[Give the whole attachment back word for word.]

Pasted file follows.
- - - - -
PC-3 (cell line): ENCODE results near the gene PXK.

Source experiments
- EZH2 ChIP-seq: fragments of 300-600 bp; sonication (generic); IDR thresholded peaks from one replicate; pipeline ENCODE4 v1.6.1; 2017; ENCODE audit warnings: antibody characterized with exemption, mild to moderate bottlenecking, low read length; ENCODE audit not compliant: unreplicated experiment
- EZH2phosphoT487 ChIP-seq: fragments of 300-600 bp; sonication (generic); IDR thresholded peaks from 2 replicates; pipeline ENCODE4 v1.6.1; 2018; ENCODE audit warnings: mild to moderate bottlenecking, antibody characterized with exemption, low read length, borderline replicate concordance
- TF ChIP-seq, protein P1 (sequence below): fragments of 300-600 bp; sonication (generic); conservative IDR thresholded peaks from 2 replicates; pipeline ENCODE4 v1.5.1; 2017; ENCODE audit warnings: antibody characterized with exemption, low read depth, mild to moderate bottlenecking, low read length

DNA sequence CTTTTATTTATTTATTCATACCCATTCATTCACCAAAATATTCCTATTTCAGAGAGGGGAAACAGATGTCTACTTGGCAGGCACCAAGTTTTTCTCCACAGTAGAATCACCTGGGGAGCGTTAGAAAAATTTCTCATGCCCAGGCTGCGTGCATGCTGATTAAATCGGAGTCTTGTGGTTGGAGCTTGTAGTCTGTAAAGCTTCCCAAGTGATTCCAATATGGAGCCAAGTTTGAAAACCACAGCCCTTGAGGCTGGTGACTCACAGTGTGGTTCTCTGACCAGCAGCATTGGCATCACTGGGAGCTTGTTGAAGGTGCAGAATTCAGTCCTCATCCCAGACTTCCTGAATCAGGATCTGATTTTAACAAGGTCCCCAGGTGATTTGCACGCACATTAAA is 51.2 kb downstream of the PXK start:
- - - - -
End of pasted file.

PC-3 (cell line): ENCODE results near the gene PXK.

Source experiments
- EZH2 ChIP-seq: fragments of 300-600 bp; sonication (generic); IDR thresholded peaks from one replicate; pipeline ENCODE4 v1.6.1; 2017; ENCODE audit warnings: antibody characterized with exemption, mild to moderate bottlenecking, low read length; ENCODE audit not compliant: unreplicated experiment
- EZH2phosphoT487 ChIP-seq: fragments of 300-600 bp; sonication (generic); IDR thresholded peaks from 2 replicates; pipeline ENCODE4 v1.6.1; 2018; ENCODE audit warnings: mild to moderate bottlenecking, antibody characterized with exemption, low read length, borderline replicate concordance
- TF ChIP-seq, protein P1 (sequence below): fragments of 300-600 bp; sonication (generic); conservative IDR thresholded peaks from 2 replicates; pipeline ENCODE4 v1.5.1; 2017; ENCODE audit warnings: antibody characterized with exemption, low read depth, mild to moderate bottlenecking, low read length

DNA sequence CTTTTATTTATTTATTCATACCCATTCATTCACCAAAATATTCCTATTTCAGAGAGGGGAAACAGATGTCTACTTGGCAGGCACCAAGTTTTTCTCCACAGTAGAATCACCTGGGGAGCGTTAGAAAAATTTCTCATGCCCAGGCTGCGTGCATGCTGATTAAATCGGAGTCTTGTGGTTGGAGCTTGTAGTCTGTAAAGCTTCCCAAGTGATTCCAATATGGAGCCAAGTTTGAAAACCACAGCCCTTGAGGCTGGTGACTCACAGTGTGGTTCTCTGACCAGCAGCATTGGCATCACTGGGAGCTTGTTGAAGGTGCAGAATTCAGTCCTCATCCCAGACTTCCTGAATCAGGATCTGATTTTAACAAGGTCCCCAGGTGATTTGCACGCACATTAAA is 51.2 kb downstream of the PXK start: